Van Duyne, Robert Schuyler, 1SG

Fallen
 
 Photo In Uniform   Service Details
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Last Rank
First Sergeant
Last Service Branch
Infantry
Last Primary MOS
11G50-Infantry Senior Sergeant
Last MOS Group
Infantry (Enlisted)
Primary Unit
1966-1966, 11C40, 2nd Battalion, 14th Infantry Regiment/C Company
Service Years
1947 - 1966
Foreign Language(s)
Korean

First Sergeant


Six Service Stripes



Eight Overseas Service Bars


 Last Photo   Personal Details 

41 kb

Home State
California
California
Year of Birth
1930
 
This Military Service Page was created/owned by SSG James Yellis (Casper) to remember Van Duyne, Robert Schuyler, 1SG.

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Casualty Info
Home Town
Beverly Hills , CA
Last Address
Beverly Hills , CA

Casualty Date
May 11, 1966
 
Cause
Hostile, Died
Reason
Other Cause
Location
Binh Duong (Vietnam)
Conflict
Vietnam War
Location of Interment
Fort Rosecrans National Cemetery - San Diego, California
Wall/Plot Coordinates
A-E, 1122

 Official Badges 

Infantry Shoulder Cord


 Unofficial Badges 

Airborne 82nd Airborne Division's Distinguished Trooper Award


 Military Association Memberships
Vietnam Veterans MemorialThe National Gold Star Family Registry
  1982, Vietnam Veterans Memorial [Verified] - Assoc. Page
  2019, The National Gold Star Family Registry

 Photo Album   (More...


 Ribbon Bar

Combat Infantryman 2nd Award
Senior Parachutist
Rifle
Pistol

 
 Unit Assignments
1st Battalion, 21st Infantry Regiment24th Infantry Division278th Infantry Brigade31st Infantry Division
82nd Airborne Division2nd Battalion, 14th Infantry Regiment25th Infantry Division (Tropic Lightning)
  1950-1951, 1812, 1st Battalion, 21st Infantry Regiment/B Company
  1950-1951, 1812, 24th Infantry Division
  1952-1952, 1812, 278th Infantry Brigade
  1952-1952, 1812, 31st Infantry Division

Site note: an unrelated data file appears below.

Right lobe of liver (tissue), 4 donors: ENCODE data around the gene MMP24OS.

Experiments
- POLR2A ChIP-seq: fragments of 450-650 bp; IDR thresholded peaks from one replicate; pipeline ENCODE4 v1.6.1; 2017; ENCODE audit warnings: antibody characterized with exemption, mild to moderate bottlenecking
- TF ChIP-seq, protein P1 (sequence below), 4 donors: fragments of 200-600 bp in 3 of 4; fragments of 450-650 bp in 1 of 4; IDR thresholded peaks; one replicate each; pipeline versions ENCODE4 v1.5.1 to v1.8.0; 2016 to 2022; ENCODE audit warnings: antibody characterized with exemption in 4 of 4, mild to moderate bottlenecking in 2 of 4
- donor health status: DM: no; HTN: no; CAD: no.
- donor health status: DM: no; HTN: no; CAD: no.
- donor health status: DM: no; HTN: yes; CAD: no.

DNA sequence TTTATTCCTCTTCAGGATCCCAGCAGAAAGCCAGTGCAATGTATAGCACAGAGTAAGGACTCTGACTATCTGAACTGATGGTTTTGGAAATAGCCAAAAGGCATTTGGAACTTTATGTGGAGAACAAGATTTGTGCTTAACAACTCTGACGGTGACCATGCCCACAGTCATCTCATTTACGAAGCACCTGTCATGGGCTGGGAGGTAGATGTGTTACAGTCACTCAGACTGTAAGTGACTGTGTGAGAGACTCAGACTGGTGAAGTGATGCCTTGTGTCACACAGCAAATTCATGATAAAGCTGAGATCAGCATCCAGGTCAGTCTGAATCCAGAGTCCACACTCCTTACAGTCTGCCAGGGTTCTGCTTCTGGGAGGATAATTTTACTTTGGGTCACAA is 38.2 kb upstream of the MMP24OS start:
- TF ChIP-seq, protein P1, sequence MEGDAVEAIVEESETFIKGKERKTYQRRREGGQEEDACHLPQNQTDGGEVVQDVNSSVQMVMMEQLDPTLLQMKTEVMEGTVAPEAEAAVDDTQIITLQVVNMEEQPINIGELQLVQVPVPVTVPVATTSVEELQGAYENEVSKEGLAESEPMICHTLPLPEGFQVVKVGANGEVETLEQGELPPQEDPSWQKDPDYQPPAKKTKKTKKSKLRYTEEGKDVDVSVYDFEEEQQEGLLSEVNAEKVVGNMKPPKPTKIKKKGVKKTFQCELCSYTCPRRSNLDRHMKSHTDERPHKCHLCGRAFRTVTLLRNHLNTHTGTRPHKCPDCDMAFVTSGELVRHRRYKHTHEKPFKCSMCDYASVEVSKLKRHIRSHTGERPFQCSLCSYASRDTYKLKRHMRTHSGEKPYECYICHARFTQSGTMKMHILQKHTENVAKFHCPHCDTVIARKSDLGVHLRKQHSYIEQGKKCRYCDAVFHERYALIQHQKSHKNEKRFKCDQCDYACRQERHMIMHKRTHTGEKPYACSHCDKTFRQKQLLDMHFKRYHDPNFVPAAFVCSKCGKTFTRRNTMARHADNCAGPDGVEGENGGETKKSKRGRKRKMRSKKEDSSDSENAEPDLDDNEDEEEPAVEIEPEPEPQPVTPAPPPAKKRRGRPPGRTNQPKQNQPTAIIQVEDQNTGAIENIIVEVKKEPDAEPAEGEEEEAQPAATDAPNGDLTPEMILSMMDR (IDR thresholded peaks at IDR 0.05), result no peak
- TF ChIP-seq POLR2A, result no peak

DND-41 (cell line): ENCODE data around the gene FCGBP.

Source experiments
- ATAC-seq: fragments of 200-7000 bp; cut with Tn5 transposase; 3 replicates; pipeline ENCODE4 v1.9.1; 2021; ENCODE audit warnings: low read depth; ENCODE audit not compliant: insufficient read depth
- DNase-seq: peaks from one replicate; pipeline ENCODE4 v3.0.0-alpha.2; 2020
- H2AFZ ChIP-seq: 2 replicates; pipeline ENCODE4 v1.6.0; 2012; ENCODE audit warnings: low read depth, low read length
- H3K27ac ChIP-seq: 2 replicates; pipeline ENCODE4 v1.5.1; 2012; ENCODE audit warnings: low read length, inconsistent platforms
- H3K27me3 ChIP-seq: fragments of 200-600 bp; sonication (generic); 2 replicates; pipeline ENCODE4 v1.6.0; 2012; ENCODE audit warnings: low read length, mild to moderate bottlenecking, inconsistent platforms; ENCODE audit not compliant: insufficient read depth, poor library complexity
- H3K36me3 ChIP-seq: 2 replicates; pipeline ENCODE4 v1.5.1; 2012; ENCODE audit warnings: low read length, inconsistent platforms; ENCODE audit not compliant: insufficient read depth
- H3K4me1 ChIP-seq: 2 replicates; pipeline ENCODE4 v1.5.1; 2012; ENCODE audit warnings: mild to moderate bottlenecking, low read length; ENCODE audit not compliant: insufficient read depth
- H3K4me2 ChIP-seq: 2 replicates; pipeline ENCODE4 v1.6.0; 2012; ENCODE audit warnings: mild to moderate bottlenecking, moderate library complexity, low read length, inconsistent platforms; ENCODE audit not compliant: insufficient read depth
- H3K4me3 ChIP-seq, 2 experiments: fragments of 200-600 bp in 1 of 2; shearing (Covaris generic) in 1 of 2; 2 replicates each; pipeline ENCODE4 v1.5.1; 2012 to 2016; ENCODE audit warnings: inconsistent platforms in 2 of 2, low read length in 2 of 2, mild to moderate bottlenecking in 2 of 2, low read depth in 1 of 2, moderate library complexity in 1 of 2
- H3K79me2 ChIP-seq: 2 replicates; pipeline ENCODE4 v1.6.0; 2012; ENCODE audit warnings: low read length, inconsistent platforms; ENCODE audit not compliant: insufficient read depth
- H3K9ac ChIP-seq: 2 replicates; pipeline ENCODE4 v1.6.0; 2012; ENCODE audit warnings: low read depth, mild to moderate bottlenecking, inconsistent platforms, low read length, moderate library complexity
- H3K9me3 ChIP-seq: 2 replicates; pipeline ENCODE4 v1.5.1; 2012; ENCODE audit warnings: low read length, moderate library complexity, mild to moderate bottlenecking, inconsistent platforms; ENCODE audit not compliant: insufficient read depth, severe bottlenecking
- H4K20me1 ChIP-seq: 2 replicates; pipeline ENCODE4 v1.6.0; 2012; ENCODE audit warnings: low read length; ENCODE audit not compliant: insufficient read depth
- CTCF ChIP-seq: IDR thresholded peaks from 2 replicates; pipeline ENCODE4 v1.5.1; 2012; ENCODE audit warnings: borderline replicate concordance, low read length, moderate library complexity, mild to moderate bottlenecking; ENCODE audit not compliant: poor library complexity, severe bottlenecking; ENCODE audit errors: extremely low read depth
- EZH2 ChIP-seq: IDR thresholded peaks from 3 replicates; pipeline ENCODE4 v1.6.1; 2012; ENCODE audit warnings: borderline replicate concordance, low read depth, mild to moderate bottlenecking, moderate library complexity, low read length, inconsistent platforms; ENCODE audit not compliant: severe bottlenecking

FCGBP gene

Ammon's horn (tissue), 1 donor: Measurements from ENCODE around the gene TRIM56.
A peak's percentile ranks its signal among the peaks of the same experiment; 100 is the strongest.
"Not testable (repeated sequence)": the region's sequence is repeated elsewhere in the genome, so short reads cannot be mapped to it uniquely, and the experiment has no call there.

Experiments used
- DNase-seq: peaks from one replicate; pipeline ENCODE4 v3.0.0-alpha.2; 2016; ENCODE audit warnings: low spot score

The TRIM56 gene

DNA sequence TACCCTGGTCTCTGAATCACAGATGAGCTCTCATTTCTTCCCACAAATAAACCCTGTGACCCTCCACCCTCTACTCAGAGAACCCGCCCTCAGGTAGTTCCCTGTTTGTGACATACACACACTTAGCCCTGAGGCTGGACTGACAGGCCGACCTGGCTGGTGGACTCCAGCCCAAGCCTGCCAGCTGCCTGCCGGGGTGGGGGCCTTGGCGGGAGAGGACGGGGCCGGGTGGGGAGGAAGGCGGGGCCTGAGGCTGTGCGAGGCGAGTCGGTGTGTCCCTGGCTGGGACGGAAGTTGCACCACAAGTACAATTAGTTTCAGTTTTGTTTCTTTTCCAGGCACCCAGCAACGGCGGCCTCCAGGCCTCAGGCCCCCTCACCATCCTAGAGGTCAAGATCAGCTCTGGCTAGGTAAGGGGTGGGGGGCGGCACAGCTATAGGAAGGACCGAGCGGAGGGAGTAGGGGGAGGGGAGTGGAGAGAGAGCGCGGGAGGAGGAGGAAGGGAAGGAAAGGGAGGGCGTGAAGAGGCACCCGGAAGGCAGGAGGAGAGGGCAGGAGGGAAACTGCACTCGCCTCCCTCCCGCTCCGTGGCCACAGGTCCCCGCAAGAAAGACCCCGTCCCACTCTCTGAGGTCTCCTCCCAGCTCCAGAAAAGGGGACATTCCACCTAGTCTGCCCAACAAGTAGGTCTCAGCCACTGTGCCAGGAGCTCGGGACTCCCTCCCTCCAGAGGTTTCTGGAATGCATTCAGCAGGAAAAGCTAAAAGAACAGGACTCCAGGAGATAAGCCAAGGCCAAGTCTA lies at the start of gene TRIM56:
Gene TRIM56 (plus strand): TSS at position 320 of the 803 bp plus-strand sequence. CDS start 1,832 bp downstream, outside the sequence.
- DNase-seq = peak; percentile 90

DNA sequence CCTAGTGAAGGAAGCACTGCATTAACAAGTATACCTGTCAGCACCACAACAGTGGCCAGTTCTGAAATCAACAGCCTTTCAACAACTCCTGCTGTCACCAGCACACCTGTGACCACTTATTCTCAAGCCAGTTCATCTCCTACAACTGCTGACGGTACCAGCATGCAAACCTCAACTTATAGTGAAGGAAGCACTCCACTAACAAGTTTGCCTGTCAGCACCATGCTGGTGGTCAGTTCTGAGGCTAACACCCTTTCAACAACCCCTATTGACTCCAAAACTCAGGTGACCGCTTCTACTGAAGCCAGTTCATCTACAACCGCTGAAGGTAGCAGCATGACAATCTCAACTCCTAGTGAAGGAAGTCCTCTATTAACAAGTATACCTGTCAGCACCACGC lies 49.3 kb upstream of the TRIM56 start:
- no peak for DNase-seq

1954-1958, 11C40, 82nd Airborne Division
  1966-1966, 11C40, 2nd Battalion, 14th Infantry Regiment/C Company
  1966-1966, 11C40, 25th Infantry Division (Tropic Lightning)
 Combat and Non-Combat Operations
  1950-1950 Korean War/UN Offensive (1950)
  1950-1950 Korean War/UN Defensive (1950)
  1951-1951 Korean War/UN Summer-Fall Offensive (1951)
  1951-1951 Korean War/CCF Spring Offensive (1951)
  1951-1952 Second Korean Winter (1951-52)
  1966-1966 Vietnam War/Counteroffensive Campaign (1965-66)
 Colleges Attended 
  1953-1954, Los Angeles City College, Los Angeles CA
 Additional Information
Last Known Activity
 

11 May 1966, First Sergeant Robert Schuyler Van Duyne, Charlie Company had spent the previous night at outpost Ann Margaret as our company's rotation to man the outpost.  Alpha, Bravo, and Charlie companies took turns manning the post when not in the field or in camp on emergency rescue duty.  The Company commander and Top (First Sergeant Robert Van Duyne) were with us, which was unusual, since Ann Margaret was only 500 yards from Cu Chi camps borders.   But because of all the VC activity over the past several weeks, they were with us that particular time.  We had been probed almost continuously that particular night taking lots of small arms and mortar fire (no casualties).  At first light the First Sergeant decided to see "if he could find out where the VC were coming from and how they got so close."  He went from bunker to bunker looking for signs of VC activity.  And while looking for signs of activity he wandered into our mine field on the perimeter of Ann Margaret.  The mine field was not marked and had been set up to trap the VC, who had probed almost on a nightly basis, while trying to sneak into the outpost.   The mine blew off both his legs just below the hips and he bled to death in minutes.  It was a bad, bad scene to watch the color drain out of him and not be able to reach him to do anything.  One medic did run through the mine field and safely reached him, but the Sergeant was already dead.  I still don't know how he managed to get to him without stepping on another mine.  Having reached him, the only thing the medic could do was lay on his dead body to avoid detonating another mine, and wait until the rest of us could reach them.  As I recall, several men were wounded that day during the recovery operation.  I remember this day so vividly because it was the first Dust Off I ever called in.  The entire company was in shock because the mines were ours, and no one had told us about them.  As I recall, Top planned to retire in six months, after serving 30 years in the Army.  He was our first casualty killed by our own ordinance.


[Thanks to Sgt. Terry Harwell for his recollections of the events at outpost Ann Margaret on May 11, 1966.  He later became company RTO, and was subsequently wounded on December 27, 1966]


 
   
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